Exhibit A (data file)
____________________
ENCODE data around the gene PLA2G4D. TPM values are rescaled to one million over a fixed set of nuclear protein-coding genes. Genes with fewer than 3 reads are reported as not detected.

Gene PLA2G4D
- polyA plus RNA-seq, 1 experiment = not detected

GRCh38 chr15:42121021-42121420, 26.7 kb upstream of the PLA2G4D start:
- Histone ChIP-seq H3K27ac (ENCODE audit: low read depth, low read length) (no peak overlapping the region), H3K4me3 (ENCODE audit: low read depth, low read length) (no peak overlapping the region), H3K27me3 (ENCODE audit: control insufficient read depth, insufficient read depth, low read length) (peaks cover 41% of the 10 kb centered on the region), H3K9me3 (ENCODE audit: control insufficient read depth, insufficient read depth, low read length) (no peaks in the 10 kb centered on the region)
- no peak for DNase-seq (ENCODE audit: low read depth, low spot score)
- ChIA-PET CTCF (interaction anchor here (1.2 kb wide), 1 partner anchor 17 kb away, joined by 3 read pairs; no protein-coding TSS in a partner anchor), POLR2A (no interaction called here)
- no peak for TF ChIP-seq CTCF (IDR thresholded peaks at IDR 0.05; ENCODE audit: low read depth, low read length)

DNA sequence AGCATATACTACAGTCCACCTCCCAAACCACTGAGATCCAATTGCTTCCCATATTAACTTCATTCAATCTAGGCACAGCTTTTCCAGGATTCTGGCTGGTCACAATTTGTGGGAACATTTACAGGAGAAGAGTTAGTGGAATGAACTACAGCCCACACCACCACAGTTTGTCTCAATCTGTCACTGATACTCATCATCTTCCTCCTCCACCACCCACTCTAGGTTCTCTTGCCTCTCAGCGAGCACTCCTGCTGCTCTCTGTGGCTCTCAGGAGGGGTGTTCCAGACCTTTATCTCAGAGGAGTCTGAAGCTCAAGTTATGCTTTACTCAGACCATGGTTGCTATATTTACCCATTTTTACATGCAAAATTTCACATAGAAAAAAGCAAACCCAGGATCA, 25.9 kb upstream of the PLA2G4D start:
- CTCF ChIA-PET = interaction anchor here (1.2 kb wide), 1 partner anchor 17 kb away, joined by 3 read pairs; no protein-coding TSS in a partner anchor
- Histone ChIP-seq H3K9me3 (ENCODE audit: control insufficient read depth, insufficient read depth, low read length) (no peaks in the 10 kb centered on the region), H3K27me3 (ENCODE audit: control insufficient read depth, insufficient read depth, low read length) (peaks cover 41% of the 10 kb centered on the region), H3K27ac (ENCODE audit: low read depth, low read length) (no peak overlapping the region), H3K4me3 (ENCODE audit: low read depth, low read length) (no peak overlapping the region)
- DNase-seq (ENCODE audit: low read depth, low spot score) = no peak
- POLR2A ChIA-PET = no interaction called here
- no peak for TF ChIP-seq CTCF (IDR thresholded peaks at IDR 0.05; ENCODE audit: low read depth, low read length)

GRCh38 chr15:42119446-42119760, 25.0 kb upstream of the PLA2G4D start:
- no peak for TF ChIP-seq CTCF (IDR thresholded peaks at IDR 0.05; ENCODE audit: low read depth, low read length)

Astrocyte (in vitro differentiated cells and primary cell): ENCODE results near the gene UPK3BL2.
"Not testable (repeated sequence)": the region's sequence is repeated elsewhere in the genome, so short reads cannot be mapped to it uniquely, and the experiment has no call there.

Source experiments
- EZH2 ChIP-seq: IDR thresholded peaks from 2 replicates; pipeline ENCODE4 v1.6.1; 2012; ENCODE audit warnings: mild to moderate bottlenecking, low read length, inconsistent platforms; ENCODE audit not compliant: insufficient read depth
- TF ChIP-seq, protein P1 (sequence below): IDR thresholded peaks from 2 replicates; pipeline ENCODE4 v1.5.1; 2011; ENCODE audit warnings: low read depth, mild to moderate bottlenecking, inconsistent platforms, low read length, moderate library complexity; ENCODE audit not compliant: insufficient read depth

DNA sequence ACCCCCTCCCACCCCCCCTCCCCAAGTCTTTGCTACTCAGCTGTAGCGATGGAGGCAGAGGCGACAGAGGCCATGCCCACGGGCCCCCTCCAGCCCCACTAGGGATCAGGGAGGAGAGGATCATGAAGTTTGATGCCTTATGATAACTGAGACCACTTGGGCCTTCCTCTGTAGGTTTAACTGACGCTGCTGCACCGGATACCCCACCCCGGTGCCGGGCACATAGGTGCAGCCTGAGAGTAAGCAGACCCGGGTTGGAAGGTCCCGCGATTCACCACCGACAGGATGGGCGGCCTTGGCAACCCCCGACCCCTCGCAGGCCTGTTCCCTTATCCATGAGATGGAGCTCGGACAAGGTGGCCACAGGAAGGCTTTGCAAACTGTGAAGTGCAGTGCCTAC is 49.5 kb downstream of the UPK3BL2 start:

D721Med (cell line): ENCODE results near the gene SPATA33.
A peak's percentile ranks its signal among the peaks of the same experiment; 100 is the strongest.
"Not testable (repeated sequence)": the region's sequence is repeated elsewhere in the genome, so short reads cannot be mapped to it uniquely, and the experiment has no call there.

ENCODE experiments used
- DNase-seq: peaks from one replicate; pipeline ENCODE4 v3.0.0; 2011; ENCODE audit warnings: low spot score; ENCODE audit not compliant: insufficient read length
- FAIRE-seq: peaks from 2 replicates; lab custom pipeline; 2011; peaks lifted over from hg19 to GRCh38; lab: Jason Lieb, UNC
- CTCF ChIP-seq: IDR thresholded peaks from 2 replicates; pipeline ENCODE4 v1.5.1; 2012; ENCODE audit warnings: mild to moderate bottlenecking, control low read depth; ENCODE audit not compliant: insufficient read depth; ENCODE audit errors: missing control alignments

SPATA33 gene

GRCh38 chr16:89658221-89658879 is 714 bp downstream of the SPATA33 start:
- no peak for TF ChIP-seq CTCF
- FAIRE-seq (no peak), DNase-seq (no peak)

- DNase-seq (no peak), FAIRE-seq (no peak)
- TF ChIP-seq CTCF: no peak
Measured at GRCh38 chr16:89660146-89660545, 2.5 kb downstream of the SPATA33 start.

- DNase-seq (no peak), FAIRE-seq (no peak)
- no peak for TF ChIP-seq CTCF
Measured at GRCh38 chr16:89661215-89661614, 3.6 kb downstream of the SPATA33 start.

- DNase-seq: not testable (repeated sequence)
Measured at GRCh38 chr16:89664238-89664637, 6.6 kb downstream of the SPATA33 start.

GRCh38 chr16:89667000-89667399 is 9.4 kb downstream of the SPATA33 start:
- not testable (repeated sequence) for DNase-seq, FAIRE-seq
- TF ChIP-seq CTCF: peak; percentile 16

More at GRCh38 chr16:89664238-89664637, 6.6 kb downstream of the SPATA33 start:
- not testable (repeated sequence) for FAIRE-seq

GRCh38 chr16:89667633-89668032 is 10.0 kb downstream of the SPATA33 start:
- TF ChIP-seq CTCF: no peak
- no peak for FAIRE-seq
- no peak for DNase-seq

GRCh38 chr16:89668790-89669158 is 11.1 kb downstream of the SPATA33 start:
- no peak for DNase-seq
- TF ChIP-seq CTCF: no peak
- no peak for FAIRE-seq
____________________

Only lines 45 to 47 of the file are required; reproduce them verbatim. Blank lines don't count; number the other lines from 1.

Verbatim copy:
More at GRCh38 chr16:89664238-89664637, 6.6 kb downstream of the SPATA33 start:
- not testable (repeated sequence) for FAIRE-seq

GRCh38 chr16:89667633-89668032 is 10.0 kb downstream of the SPATA33 start: